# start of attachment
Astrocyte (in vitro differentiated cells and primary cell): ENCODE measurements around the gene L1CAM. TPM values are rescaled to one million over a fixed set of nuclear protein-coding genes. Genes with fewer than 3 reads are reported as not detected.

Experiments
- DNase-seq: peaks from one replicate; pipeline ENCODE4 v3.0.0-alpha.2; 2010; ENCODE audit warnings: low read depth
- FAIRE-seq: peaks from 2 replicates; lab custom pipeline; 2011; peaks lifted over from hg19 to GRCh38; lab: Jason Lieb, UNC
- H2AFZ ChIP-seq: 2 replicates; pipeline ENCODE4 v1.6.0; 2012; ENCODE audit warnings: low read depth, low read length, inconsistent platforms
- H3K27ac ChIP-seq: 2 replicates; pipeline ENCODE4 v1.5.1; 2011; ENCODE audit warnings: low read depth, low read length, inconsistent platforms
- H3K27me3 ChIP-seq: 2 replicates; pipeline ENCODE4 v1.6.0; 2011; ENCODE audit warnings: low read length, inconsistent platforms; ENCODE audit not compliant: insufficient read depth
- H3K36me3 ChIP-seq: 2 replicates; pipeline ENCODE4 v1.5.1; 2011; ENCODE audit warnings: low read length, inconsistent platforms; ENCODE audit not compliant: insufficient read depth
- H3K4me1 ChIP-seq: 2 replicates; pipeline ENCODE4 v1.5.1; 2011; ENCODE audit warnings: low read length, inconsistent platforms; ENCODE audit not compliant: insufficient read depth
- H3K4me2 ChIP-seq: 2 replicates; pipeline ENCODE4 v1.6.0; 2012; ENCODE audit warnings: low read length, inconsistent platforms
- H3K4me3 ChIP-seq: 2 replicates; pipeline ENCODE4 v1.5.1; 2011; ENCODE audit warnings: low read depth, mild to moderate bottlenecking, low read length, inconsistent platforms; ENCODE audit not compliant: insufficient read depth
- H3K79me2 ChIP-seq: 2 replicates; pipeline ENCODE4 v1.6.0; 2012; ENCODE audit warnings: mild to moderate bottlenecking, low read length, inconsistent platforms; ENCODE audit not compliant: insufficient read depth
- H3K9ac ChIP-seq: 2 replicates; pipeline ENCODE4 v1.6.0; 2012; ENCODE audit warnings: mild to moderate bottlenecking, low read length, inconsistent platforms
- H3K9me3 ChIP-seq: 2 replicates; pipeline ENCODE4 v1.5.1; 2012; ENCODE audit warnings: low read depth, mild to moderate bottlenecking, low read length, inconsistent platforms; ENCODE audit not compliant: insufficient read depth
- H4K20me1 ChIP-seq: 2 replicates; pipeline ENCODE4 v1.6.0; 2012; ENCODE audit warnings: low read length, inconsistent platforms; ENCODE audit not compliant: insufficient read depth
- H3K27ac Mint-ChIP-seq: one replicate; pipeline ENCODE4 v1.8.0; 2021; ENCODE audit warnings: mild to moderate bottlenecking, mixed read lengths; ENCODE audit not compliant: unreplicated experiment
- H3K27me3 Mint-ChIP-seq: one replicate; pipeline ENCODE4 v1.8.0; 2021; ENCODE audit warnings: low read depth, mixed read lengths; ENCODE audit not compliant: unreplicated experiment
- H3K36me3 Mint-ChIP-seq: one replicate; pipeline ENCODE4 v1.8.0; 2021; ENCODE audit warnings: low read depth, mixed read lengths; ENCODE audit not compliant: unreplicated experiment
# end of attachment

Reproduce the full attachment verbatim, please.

Astrocyte (in vitro differentiated cells and primary cell): ENCODE measurements around the gene L1CAM. TPM values are rescaled to one million over a fixed set of nuclear protein-coding genes. Genes with fewer than 3 reads are reported as not detected.

Experiments
- DNase-seq: peaks from one replicate; pipeline ENCODE4 v3.0.0-alpha.2; 2010; ENCODE audit warnings: low read depth
- FAIRE-seq: peaks from 2 replicates; lab custom pipeline; 2011; peaks lifted over from hg19 to GRCh38; lab: Jason Lieb, UNC
- H2AFZ ChIP-seq: 2 replicates; pipeline ENCODE4 v1.6.0; 2012; ENCODE audit warnings: low read depth, low read length, inconsistent platforms
- H3K27ac ChIP-seq: 2 replicates; pipeline ENCODE4 v1.5.1; 2011; ENCODE audit warnings: low read depth, low read length, inconsistent platforms
- H3K27me3 ChIP-seq: 2 replicates; pipeline ENCODE4 v1.6.0; 2011; ENCODE audit warnings: low read length, inconsistent platforms; ENCODE audit not compliant: insufficient read depth
- H3K36me3 ChIP-seq: 2 replicates; pipeline ENCODE4 v1.5.1; 2011; ENCODE audit warnings: low read length, inconsistent platforms; ENCODE audit not compliant: insufficient read depth
- H3K4me1 ChIP-seq: 2 replicates; pipeline ENCODE4 v1.5.1; 2011; ENCODE audit warnings: low read length, inconsistent platforms; ENCODE audit not compliant: insufficient read depth
- H3K4me2 ChIP-seq: 2 replicates; pipeline ENCODE4 v1.6.0; 2012; ENCODE audit warnings: low read length, inconsistent platforms
- H3K4me3 ChIP-seq: 2 replicates; pipeline ENCODE4 v1.5.1; 2011; ENCODE audit warnings: low read depth, mild to moderate bottlenecking, low read length, inconsistent platforms; ENCODE audit not compliant: insufficient read depth
- H3K79me2 ChIP-seq: 2 replicates; pipeline ENCODE4 v1.6.0; 2012; ENCODE audit warnings: mild to moderate bottlenecking, low read length, inconsistent platforms; ENCODE audit not compliant: insufficient read depth
- H3K9ac ChIP-seq: 2 replicates; pipeline ENCODE4 v1.6.0; 2012; ENCODE audit warnings: mild to moderate bottlenecking, low read length, inconsistent platforms
- H3K9me3 ChIP-seq: 2 replicates; pipeline ENCODE4 v1.5.1; 2012; ENCODE audit warnings: low read depth, mild to moderate bottlenecking, low read length, inconsistent platforms; ENCODE audit not compliant: insufficient read depth
- H4K20me1 ChIP-seq: 2 replicates; pipeline ENCODE4 v1.6.0; 2012; ENCODE audit warnings: low read length, inconsistent platforms; ENCODE audit not compliant: insufficient read depth
- H3K27ac Mint-ChIP-seq: one replicate; pipeline ENCODE4 v1.8.0; 2021; ENCODE audit warnings: mild to moderate bottlenecking, mixed read lengths; ENCODE audit not compliant: unreplicated experiment
- H3K27me3 Mint-ChIP-seq: one replicate; pipeline ENCODE4 v1.8.0; 2021; ENCODE audit warnings: low read depth, mixed read lengths; ENCODE audit not compliant: unreplicated experiment
- H3K36me3 Mint-ChIP-seq: one replicate; pipeline ENCODE4 v1.8.0; 2021; ENCODE audit warnings: low read depth, mixed read lengths; ENCODE audit not compliant: unreplicated experiment